One could say that about most kids. But there seems to come a point very early on with most kids where they realize that the boys should be playing the sport du jour during recess and the girls should be giggling and talking and whatever else they do. Call me stereotypical, call me sexist, but think back to what most boys and girls on your elementary school playground were doing on a typical day. Yeah, that's what I thought. Whether this is by nature or nurture, it's what tends to happen.

I was not athletically gifted. I'm still not. I learned to play various sports growing up, but learning how to play th…

A Prayer for Pentecost 8

Based on Galatians 4:4-7

Faithful God, you share your love for us in so many ways and in so many different places. We tend to stray from paths on which you guide us; we tend to stammer in response to your call; we are sometimes stunned at what you ask of us. But you remain steadfast in your care for us, and when we consider the weight of that love against our own fleeting discomfort, we are humbled and transformed. We return, thankful for your abiding through our stubbornness.

On this new day of possibilities and promise, you share again your concerns for us and for our world. All around us there is heartbreak and loss, uncertainty and backsliding, addiction and illness, burnout and despair. When our own resolve is shaken by life's pain, yours is our rock on which we lean and rest. You are for us a constant source of renewal and resurrection.

We pray that such renewal will come to those whom we remember in prayer this morning...

O God, once again we realize we are not our own mas…

What's Love Got to Do with Marriage Equality?

It was the first day of the UCC's General Synod when the Supreme Court's decision in Obergefell vs. Hodges was announced, the landmark case that has made it possible for LBGTQ people to marry the one they love in all 50 states. I was at home at the time, my trip to Synod delayed by an appointment to have a company come work on our house for the morning. So I followed as best I could on social media, knowing that 10:00 a.m. ET was the hour I was waiting for.

Shortly after 10 came the ruling. Finally, in my own state of Ohio as in the other states across the nation where it was not yet a reality, people have the opportunity to marry the one they love regardless of one subgroup's objection. I thought of the many committed couples I know, those who received such a license already in a state that had already allowed for it, as well as the many others yearning for such a day when their relationship could be formally recognized by civil authority, and I was overcome with emotion…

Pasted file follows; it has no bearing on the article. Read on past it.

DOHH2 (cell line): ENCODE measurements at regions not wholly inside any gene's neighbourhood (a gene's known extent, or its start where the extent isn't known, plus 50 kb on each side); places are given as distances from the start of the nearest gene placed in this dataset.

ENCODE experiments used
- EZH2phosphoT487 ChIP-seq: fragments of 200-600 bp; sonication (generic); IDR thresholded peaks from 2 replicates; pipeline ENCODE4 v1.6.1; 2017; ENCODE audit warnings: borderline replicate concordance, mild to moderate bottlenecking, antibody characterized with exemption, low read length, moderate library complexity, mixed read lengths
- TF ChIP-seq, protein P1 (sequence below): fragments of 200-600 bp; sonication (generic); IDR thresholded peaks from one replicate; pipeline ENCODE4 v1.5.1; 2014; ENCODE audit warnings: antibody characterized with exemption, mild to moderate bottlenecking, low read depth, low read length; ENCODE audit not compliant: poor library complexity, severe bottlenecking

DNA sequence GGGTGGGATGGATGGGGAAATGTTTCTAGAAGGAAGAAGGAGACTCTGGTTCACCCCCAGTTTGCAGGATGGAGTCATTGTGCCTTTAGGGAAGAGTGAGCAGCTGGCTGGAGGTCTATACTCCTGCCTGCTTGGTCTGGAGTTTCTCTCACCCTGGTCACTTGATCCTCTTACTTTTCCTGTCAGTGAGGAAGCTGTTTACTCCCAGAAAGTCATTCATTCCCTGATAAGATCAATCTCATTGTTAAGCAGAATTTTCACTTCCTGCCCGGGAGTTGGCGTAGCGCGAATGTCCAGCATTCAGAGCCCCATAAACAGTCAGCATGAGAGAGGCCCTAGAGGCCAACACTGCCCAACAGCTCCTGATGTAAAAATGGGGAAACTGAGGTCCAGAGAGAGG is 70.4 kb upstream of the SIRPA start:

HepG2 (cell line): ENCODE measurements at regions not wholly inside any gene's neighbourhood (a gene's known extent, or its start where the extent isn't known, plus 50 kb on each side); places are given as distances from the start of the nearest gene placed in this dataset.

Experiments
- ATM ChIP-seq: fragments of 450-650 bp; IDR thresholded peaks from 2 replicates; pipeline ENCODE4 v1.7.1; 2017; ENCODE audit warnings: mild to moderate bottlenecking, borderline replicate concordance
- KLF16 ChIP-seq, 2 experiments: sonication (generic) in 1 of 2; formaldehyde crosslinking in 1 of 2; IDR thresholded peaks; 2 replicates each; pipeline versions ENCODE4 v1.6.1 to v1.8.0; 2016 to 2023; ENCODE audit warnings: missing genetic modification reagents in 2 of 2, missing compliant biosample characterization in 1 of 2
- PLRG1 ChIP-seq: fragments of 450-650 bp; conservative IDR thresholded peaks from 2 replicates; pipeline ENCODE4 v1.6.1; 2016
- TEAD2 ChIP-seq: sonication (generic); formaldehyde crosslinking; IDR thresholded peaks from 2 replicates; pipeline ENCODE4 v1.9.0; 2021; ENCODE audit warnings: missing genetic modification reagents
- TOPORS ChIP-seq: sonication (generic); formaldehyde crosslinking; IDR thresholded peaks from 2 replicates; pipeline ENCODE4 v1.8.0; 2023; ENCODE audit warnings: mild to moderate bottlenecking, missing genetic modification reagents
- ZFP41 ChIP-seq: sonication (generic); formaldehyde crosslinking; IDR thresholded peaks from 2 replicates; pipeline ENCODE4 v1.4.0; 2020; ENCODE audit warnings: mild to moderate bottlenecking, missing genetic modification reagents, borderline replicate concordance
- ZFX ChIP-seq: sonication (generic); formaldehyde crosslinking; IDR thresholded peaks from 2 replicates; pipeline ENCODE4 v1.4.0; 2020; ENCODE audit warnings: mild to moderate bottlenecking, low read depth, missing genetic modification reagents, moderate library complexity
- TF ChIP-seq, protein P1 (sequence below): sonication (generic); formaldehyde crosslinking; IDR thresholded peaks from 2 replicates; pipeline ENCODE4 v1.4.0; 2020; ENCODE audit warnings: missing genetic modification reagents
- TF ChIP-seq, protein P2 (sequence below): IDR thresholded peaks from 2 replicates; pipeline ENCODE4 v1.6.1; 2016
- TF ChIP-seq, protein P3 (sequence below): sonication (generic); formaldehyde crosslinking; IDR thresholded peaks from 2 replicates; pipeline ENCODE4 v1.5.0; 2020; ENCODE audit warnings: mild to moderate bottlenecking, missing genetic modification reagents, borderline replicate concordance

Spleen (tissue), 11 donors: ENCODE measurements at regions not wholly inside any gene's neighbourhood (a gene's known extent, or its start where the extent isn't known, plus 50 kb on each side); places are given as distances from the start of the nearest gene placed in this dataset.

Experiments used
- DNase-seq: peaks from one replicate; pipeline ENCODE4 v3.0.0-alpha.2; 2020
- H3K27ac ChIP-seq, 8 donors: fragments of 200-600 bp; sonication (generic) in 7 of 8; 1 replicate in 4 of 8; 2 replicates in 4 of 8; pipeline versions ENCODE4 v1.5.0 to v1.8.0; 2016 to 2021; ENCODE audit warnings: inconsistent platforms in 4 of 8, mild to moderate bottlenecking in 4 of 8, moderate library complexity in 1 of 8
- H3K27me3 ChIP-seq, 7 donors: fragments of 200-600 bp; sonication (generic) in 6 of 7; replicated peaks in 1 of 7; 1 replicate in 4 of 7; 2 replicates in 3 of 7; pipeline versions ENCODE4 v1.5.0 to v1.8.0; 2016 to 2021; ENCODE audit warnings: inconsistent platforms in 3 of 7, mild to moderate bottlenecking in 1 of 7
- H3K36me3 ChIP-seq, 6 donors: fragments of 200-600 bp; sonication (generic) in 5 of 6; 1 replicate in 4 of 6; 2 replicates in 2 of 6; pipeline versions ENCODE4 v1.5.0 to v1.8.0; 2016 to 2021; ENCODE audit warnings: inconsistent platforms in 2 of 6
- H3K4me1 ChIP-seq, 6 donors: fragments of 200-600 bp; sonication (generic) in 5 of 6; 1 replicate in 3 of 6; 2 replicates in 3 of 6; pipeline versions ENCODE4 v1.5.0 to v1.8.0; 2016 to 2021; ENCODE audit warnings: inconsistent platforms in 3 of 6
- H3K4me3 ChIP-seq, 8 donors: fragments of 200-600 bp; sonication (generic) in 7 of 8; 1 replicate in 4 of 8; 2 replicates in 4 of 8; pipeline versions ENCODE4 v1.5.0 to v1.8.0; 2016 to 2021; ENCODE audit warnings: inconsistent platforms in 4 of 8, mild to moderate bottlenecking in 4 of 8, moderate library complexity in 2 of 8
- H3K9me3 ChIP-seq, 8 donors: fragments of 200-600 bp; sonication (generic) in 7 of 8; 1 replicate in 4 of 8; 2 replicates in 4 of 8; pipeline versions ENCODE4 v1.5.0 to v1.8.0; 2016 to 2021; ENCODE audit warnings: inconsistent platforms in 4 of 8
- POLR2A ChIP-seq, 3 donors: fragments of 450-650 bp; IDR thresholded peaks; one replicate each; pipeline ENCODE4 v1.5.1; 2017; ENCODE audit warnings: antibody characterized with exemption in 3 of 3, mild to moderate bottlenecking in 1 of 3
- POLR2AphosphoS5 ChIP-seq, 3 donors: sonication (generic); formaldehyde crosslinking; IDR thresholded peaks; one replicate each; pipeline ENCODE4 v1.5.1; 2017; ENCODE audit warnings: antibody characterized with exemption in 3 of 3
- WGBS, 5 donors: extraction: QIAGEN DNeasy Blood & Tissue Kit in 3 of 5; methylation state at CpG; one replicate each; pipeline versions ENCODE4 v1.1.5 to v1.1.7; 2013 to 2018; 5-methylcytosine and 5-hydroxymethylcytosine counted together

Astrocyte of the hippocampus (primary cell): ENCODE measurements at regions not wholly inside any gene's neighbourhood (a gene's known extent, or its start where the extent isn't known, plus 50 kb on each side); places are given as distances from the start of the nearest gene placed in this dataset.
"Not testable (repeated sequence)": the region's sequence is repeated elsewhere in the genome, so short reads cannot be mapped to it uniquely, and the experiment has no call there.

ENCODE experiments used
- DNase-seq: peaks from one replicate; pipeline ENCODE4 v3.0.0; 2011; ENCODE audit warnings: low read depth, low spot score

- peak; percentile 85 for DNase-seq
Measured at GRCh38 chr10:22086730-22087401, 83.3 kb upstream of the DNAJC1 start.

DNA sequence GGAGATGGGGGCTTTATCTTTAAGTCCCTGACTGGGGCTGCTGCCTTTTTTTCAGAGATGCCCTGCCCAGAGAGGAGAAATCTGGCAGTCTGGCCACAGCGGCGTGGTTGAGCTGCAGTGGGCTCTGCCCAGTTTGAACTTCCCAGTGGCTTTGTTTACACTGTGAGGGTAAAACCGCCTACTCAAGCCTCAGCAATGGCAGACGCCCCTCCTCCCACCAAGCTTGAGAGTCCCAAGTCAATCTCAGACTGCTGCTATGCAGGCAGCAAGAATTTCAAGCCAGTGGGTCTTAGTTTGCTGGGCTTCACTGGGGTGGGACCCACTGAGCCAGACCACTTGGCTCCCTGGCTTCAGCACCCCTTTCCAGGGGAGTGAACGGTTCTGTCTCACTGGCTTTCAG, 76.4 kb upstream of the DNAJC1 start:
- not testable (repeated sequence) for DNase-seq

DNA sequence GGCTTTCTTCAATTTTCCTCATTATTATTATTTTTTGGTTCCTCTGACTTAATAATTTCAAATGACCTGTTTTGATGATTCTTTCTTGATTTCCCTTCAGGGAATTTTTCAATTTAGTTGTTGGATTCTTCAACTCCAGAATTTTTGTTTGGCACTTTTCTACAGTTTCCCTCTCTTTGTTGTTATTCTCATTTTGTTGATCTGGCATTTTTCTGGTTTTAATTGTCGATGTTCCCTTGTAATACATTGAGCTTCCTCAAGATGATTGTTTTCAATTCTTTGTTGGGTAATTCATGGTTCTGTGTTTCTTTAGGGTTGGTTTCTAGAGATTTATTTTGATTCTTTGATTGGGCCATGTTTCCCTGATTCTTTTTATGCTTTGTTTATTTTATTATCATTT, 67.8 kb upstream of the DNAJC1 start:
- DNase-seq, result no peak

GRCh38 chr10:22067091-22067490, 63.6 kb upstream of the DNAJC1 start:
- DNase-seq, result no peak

Small Sips Doesn't Have a Fog Machine

But how do you really feel? Many have reacted to a recent Pew Forum survey with the latest indications of church decline. Many are naturally talking about the church dying. But Maggie Nancarrow sees it a bit differently:
The Church is not dying. The Church is failing, and there is a difference.  The word “dying” is passive. It is as if we are sitting around quietly wilting away why the culture around us turns against us and decides that they’re not interested in God anymore. It is as if gradually nobody wanted to play with us on the playground anymore. It suggests that we did nothing to engender this reaction. And friends, let’s be honest–we did.  But, let’s not go on a guilt trip. The point is that I have never noticed or perceived that people were not interested in God anymore. People are incredibly hungry for God. It isn’t that people don’t want to experience God. It is that The Church of the 1950s is failing to be a place where that happens. When the church becomes the establishme…

Sundry Thoughts on General Synod

As I mentioned the other day, the 30th General Synod of the United Church of Christ took place in Cleveland at the end of June. Since this was basically in my backyard, I was eagerly anticipating this event ever since it was announced two years ago. This was my fifth Synod, although I hadn't attended one since 2009 in Grand Rapids.

I wore a few different hats during this Synod, although none of them were that of a voting delegate, which was a first-time experience for me.

The first hat was that of a volunteer through the Ohio Conference, which served as the host conference for the event. Each volunteer is required to sign up for at least two shifts, so I chose to usher at the Friday and Sunday worship services. This also afforded me a major discount at registration, which didn't hurt either.

The second hat I wore was as co-moderator of the UCC 2030 Clergy Network, which planned several activities throughout Synod for younger authorized UCC ministers. The first was our Pre-Syn…